Social Media: Fashion’s Final Frontier

David Bryskin, Social Media Editor

   The hold social media has on the fashion industry is undeniable. We’ve reached a point where Vogue, the top selling fashion magazine, is attributing the current twee craze to TikTok and claiming micro-influencers will have a major impact on buyers this year. But, social media’s influence goes much deeper than trends. 

   The biggest impact of social media on fashion is that it has led to a increased awareness about various styles, and by extension gives individuals the power to explore and express themselves through their own personal style. 

   “[Social media] encourages people to try something new and be bold when it comes to fashion,” said Hayden Lehr, Trinity alumna and fashion student at Parsons School of Design. 

   This rise of individualism in fashion is caused primarily by social media algorithms, which work to fill your feed with posts relevant to you. These algorithms help develop your style by suggesting posts that expand your taste or provide inspiration for new outfits.

   “Everyone has their own algorithm with suggested posts to them,” Lehr said. “Their algorithm might pop up with some clothes or models and celebrities that can influence their style.”

   Social media’s benefit to personal style doesn’t just stop at inspiration. Some people will dedicate their pages to providing fashion advice that can range from more general tips to tutorials on dressing a certain way, which provides welcome help to people breaking into specific styles or even fashion as a whole. 

   “It’s a smaller group of people on social media that will actually help people find their own style, but there’s still a substantial amount of people doing that,” senior Elaine Peng said.

   However, social media also gives many fast fashion brands a platform to capitalize off of trends and sell environmentally unfriendly, poor quality products made using unethical labor. The most notorious example of this harmful social media fast fashion is Shein. 

   Shein is an online-only clothing outlet that gained its popularity through social media by releasing thousands of trendy pieces weekly for a fraction of the price. However, the way Shein is able to maintain these prices is through abusive sweatshop labor and environmentally unsustainable clothing production.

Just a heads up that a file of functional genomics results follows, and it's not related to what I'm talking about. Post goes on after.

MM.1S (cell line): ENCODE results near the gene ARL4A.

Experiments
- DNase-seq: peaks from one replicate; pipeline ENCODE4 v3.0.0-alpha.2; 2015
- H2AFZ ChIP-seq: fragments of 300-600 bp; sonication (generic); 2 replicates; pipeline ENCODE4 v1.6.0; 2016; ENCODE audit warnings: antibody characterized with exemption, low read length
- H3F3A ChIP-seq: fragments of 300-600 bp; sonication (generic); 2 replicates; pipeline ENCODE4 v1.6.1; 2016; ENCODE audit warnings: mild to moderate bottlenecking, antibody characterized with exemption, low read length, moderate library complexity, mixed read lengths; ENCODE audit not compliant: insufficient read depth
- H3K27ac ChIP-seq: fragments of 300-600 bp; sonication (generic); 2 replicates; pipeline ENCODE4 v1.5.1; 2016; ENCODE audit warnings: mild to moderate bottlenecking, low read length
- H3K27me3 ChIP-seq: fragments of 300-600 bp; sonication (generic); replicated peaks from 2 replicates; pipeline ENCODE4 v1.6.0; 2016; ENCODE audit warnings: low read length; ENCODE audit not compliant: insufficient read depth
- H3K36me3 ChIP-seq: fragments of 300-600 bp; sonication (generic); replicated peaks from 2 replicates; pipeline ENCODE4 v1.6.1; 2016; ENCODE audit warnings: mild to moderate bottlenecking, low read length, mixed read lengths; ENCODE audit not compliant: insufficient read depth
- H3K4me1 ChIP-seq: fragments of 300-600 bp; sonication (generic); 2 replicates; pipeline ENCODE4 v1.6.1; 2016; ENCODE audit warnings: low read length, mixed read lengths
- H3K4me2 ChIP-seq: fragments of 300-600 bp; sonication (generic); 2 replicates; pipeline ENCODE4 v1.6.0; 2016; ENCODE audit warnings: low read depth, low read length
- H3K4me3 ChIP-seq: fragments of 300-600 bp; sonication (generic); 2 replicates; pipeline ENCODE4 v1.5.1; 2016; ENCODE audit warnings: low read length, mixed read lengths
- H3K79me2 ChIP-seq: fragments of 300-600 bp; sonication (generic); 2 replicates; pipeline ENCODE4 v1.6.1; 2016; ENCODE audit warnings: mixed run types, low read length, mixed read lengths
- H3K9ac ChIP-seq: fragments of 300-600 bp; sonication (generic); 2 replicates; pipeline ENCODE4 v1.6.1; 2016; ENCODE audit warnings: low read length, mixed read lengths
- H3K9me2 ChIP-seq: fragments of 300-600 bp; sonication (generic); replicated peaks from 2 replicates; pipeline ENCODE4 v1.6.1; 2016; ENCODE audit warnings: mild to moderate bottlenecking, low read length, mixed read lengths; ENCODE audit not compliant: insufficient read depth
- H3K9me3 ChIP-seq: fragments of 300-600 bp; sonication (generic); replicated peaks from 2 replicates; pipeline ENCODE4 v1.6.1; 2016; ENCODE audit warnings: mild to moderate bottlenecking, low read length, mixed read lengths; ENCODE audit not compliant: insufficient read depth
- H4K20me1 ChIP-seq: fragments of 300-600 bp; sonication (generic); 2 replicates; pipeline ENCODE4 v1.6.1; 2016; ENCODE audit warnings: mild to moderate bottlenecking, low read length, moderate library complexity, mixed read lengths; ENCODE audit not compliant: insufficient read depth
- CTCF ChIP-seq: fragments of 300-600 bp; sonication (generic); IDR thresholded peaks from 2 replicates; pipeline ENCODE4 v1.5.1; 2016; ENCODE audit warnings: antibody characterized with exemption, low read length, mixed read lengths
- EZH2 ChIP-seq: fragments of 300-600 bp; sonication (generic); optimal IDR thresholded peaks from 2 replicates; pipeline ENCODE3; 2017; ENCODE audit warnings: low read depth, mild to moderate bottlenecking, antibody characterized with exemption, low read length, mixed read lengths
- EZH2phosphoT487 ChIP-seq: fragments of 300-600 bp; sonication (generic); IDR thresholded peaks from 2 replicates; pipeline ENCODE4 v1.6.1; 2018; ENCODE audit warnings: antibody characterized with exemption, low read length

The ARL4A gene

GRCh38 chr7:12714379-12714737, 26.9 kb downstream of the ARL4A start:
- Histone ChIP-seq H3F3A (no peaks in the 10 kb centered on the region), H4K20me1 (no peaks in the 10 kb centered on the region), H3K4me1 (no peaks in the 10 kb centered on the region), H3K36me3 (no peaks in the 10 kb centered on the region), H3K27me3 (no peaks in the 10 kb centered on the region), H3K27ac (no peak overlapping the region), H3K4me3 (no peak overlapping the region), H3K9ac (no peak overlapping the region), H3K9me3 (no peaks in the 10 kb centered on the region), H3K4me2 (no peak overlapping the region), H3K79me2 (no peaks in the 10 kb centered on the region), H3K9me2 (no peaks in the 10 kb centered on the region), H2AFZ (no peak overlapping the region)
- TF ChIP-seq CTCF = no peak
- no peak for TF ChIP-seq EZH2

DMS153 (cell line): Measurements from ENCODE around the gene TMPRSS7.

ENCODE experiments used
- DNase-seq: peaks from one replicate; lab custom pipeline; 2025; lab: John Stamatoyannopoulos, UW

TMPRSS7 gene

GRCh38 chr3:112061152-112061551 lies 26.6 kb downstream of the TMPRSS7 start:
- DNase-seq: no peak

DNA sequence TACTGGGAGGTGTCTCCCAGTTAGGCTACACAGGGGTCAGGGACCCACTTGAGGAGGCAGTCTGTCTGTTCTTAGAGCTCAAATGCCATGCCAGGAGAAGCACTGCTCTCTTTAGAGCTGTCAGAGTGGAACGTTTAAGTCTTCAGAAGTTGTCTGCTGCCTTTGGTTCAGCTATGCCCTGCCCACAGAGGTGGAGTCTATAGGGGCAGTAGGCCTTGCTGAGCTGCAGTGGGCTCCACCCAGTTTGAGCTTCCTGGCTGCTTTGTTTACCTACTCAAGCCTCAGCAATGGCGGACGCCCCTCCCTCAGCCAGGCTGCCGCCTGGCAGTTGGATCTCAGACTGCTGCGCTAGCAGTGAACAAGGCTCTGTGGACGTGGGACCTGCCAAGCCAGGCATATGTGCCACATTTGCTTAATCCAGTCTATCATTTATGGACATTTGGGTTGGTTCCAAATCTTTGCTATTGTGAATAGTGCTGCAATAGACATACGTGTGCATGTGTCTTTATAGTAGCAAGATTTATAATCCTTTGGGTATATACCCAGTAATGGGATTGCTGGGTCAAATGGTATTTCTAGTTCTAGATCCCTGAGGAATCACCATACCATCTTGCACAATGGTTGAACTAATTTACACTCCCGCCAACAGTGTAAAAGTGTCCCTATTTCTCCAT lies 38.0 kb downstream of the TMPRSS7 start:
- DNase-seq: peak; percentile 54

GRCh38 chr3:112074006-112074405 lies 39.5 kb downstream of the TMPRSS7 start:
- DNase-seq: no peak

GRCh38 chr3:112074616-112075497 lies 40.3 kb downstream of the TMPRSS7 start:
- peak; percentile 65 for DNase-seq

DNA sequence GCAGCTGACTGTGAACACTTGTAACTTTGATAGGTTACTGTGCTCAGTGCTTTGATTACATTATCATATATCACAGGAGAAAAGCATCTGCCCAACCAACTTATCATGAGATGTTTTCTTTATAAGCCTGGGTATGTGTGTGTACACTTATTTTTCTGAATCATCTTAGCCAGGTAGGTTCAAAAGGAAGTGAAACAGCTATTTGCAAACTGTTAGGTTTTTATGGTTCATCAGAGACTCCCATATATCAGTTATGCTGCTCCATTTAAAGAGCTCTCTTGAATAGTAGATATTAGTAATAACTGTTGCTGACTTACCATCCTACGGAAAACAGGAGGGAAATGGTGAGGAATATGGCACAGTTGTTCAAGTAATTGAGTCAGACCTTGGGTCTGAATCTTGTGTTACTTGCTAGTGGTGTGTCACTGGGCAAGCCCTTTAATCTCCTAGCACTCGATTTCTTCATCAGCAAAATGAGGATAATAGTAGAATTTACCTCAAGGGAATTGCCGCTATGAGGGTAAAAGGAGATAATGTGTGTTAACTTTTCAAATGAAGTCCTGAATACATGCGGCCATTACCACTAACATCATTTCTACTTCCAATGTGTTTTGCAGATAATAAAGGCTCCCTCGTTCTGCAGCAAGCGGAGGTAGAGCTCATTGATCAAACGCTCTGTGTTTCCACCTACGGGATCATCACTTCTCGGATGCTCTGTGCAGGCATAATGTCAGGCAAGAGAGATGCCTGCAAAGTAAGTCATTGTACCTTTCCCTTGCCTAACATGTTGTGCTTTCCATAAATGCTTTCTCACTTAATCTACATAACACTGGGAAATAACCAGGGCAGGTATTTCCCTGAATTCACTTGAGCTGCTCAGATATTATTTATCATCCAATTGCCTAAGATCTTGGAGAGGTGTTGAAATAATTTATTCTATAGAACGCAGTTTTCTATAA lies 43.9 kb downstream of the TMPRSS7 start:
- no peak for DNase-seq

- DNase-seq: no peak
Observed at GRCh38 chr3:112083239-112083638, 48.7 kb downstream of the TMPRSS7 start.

“BOGO fast fashion encourages people to buy the newest trend as quickly as possible, as cheap as possible and really they hurt the environment and the people who make the clothes,” Lehr said. 

   Social media also plays a role in preventing this harm. Widespread access to the internet makes it easier than ever for the consumer to become informed and avoid fast fashion companies that hurt the environment or use unfair labor practices. 

   “In this day and age of information being at our fingertips, I think now it’s really up to us to do our research and choose where we buy from,” Lehr said. 

   And, this widespread consumer outcry against harmful practices has made its impact. Many fast fashion brands like Uniqlo and H&M have strived for more ethical labor and improving their environmental footprint through use of recycled and organic materials.

   Consumer criticism has also spurred environmentally beneficial innovations like Mylo leather and Modern Meadow’s Bio-Alloy which allow for animal free synthetic leather creation using mycelium and DNA editing. These innovations, along with the rise of sustainable clothing production through upcycling and recycling fabric are proof that a vocal consumer base can lead to real innovation and change.  

   “We are the driving force for these brands,” Lehr said. “Their goal is for us to consume, so if we demand something beneficial, they change to meet those demands.”